Vote on law proposal for investigation of public employees stirs debate

Vote on law proposal for investigation of public employees stirs debate

Vote on law proposal for investigation of public employees stirs debate

Following the rejection of a bill, which stipulates to conduct a security investigation for those who will be appointed to the public for the first time, by opposition parties’ votes on March 31, the Presidential Board of the parliament has decided to revote after the intervention of the Parliament Speaker Mustafa Şentop.

The main opposition Republican Peoples’ Party (CHP) said they will apply to the Constitutional Court over the “violation” of a parliament house regulation.

The bill dubbed “Security Investigation and Archive Research Law Proposal” was submitted by the ruling Justice and Development Party (AKP), aiming to bring security investigation and archive research for those who will be appointed to public office.

Yet, the bill was rejected on March 31 when opposition parties - the CHP, Peoples’ Democratic Party (HDP) and İYİ (Good) Party - voted against the articles of the proposal.

For the first time in many years, a bill was rejected in parliament by the opposition votes.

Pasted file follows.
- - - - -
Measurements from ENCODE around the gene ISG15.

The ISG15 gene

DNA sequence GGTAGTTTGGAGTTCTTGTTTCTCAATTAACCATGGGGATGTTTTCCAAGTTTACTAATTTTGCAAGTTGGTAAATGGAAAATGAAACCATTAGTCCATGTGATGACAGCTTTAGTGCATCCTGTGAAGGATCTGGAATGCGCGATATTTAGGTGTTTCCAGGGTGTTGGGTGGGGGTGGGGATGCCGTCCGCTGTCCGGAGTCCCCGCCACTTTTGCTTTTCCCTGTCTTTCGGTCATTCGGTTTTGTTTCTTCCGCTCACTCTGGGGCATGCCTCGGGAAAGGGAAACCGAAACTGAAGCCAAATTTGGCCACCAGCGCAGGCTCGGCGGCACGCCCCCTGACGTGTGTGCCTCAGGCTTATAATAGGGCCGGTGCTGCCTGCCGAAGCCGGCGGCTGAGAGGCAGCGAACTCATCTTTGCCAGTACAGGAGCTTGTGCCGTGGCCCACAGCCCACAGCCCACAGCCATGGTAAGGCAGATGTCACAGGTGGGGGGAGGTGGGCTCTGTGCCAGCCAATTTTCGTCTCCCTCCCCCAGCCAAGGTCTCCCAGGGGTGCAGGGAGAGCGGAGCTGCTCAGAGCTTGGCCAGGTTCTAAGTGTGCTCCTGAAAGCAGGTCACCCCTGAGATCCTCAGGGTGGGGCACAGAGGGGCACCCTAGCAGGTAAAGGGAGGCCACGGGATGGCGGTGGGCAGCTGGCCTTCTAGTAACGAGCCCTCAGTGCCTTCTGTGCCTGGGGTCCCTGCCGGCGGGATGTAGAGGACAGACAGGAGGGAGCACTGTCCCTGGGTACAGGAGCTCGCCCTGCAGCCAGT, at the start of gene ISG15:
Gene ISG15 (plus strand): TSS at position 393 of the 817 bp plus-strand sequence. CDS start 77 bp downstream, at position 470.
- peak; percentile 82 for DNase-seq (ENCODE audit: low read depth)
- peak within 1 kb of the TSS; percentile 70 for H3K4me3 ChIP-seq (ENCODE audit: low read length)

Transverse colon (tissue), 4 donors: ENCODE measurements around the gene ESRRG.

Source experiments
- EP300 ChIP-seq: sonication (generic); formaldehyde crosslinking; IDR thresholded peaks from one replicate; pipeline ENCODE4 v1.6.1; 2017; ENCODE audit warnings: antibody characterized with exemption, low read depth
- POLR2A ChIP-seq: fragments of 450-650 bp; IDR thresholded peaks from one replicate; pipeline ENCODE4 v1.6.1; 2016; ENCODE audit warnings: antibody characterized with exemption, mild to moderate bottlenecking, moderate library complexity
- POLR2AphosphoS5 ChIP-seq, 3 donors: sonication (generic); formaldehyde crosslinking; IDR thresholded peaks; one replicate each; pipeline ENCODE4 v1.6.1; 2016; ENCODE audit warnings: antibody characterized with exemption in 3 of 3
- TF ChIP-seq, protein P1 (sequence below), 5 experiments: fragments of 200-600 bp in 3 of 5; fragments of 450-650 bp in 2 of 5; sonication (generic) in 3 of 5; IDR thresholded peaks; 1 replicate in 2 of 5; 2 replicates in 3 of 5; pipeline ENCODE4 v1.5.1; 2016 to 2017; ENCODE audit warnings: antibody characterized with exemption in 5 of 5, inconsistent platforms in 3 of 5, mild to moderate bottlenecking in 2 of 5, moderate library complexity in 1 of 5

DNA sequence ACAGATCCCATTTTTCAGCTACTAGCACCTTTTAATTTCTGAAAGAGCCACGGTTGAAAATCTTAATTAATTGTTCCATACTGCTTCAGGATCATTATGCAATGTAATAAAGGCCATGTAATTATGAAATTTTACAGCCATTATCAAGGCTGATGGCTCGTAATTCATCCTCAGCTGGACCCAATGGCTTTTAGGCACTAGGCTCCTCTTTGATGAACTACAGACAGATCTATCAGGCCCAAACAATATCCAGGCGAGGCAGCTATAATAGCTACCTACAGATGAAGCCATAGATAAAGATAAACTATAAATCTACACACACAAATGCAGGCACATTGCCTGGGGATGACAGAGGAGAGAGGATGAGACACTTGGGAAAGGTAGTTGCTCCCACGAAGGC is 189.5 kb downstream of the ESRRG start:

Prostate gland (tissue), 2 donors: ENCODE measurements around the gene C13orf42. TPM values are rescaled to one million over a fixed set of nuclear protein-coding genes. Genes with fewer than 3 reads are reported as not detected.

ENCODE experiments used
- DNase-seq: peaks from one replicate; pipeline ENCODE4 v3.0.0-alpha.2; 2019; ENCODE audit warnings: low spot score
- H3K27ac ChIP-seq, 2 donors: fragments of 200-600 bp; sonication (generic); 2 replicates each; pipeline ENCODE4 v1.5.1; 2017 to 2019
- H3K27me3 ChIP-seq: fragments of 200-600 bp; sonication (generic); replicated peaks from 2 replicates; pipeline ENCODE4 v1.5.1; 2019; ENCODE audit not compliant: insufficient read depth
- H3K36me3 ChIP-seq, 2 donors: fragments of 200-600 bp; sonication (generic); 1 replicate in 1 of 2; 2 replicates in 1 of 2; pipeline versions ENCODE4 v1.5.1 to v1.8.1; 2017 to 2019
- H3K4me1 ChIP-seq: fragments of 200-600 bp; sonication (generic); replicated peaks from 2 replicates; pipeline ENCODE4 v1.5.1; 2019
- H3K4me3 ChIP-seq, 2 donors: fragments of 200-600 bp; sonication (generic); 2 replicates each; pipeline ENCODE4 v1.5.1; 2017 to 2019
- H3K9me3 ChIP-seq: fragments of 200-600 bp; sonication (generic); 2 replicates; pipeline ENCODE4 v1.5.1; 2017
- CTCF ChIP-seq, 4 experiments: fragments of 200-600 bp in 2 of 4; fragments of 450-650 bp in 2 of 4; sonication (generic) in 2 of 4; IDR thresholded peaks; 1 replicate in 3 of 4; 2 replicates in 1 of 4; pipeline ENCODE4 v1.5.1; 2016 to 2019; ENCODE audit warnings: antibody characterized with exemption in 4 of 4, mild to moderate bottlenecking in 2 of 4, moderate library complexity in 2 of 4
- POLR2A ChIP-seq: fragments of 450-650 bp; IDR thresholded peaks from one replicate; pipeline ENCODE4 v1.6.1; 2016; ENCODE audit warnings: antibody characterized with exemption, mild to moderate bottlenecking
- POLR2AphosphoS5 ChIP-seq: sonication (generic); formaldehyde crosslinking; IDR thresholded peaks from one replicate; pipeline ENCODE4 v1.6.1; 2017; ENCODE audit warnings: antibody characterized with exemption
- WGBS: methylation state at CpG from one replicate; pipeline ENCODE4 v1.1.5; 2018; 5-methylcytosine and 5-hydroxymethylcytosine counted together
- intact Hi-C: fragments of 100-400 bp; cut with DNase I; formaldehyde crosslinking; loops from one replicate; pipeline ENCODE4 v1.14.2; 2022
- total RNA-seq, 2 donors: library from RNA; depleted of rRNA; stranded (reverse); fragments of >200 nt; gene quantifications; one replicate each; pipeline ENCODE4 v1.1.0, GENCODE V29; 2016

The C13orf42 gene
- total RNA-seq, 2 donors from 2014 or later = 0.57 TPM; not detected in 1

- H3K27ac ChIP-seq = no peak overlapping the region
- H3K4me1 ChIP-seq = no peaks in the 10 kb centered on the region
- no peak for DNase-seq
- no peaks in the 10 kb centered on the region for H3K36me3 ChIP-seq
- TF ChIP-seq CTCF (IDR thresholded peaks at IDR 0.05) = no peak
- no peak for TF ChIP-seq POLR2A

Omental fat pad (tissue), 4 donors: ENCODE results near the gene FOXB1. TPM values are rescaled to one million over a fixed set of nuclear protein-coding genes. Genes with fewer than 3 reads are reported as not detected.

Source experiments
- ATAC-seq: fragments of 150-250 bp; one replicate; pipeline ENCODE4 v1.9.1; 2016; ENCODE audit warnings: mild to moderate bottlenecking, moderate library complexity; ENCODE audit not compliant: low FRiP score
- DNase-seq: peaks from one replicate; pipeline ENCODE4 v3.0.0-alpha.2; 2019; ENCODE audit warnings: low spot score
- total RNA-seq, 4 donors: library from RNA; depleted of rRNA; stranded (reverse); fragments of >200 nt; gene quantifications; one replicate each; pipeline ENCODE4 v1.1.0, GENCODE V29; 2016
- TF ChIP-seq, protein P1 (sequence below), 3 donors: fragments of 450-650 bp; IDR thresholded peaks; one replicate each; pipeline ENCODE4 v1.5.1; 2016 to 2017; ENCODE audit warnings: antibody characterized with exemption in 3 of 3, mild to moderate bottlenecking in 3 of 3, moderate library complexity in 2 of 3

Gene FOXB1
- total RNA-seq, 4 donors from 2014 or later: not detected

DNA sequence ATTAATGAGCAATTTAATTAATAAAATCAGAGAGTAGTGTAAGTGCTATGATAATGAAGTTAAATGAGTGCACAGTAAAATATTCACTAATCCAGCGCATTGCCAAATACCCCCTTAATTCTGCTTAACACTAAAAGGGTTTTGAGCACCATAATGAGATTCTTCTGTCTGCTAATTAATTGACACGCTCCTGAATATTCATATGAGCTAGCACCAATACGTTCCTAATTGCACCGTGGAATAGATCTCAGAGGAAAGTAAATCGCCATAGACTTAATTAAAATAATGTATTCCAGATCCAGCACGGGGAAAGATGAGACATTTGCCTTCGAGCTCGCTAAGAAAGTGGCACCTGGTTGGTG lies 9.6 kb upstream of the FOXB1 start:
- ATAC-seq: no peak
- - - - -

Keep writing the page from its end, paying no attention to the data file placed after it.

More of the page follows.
The proposal included a provision that the person’s spouse, first-degree blood and affinity relatives, that is, the family of the person’s spouse, will be included within the scope of the security investigation.

However, the AKP and the Nationalistic Movement Party (MHP) objected to the voting on the grounds that it did not comply with the parliament house regulation. Şentop in March convened the presidential board to decide whether to revote the proposal.

The board decided with a majority of the AKP and MHP members for a revote, citing the provision of the regulation that says, “the president and the clerk members together count those who raise their hands for and against the issue.”

The bill proposal was revoted for its articles on April 1 and passed with AKP and MHP votes. It will be voted on April 6 to become law.

The bill of law had been brought to the parliament earlier but was criticized by opposition parties on the argument that it resembled the state of emergency regulations.

The law proposal prepared by the AKP last year was annulled by the Constitutional Court twice. The ruling party again brought the bill to the agenda of the parliament nine months later last week.

Turkey, public employees,